When deciding whether to hire someone directly or to offer someone contractor employment, there is more to consider than you might realize. You may think that it’s simply your decision—do you want this person to be a regular “W-2” employee or do you want this person to be a “1099” contractor? The reality is, it’s not all your choice. The IRS strongly regulates whether someone is a contractor or an employee. Here’s what you need to know.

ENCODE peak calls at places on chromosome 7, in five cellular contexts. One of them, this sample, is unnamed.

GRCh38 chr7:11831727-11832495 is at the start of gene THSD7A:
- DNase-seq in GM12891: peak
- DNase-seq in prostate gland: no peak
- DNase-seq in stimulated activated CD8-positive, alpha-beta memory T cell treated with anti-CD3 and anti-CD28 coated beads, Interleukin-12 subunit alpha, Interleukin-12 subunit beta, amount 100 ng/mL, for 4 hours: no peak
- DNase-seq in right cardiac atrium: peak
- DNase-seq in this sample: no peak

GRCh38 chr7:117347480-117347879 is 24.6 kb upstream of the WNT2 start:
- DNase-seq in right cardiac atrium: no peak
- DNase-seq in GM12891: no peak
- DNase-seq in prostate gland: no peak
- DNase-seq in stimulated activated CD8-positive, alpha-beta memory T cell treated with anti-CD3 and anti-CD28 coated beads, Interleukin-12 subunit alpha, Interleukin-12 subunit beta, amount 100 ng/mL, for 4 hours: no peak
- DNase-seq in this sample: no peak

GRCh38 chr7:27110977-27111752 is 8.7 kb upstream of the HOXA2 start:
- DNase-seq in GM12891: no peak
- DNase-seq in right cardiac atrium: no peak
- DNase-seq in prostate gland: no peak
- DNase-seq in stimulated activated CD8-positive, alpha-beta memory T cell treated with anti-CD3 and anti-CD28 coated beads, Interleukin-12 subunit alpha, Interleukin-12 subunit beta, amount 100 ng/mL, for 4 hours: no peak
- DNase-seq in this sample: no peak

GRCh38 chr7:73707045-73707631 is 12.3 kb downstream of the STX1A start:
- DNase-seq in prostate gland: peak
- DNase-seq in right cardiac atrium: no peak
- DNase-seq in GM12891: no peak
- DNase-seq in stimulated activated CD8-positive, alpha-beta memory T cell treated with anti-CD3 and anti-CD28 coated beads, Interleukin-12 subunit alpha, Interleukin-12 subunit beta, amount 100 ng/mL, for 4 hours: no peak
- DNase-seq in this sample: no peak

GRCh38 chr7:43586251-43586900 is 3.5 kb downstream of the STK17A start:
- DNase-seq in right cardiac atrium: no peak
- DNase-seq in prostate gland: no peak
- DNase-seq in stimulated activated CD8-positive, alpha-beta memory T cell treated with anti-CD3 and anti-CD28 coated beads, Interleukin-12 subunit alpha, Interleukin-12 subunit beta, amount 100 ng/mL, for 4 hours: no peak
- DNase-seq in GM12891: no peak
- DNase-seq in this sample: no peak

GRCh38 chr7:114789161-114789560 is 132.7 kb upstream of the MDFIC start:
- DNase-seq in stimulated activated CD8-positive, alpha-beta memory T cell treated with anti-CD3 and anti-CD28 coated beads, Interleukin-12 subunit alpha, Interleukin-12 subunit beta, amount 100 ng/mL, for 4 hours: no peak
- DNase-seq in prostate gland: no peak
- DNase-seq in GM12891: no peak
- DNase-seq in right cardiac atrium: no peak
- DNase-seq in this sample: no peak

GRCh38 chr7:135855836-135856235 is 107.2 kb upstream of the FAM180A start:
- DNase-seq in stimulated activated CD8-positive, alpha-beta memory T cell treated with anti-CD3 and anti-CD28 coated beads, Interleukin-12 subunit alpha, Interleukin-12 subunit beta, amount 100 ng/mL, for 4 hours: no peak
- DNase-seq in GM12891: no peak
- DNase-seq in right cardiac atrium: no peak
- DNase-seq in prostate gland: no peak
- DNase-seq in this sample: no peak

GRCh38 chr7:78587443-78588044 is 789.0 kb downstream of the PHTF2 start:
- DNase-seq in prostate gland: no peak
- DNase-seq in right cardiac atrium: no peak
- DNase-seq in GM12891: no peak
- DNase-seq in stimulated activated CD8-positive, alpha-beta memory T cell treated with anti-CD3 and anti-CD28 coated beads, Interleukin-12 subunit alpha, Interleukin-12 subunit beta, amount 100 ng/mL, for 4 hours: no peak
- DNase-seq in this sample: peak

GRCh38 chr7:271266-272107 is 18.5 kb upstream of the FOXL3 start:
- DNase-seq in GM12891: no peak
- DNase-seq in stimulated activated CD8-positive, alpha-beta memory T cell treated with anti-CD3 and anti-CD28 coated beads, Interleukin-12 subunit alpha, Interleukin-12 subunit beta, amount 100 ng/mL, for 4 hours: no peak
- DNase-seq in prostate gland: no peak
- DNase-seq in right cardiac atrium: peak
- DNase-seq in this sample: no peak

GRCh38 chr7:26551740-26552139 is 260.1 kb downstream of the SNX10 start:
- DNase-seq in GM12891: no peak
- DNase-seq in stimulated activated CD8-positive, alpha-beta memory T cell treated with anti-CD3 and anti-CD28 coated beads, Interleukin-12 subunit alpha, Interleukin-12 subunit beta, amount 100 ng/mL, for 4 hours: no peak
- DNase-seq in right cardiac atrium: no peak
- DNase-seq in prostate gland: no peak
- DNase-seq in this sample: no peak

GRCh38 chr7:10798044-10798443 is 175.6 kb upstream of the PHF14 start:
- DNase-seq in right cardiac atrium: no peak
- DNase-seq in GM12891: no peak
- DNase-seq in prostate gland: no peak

Control Freaks Shouldn’t Hire Contractors
Is it important to you that your contractor works set hours in your office and uses specific tools that you provide? Well, then, you want an employee, not a contractor employee. A contractor needs the freedom to work how they choose. They generally need to provide their own equipment and set their own schedules. You can specify the work that needs to be done, but you don’t get to choose how they do it. If the very idea of an employee with such freedom makes you nervous, remember, a contractor isn’t an employee. That’s the whole point.
To keep reading, click here: Hiring a Contractor vs Hiring an Employee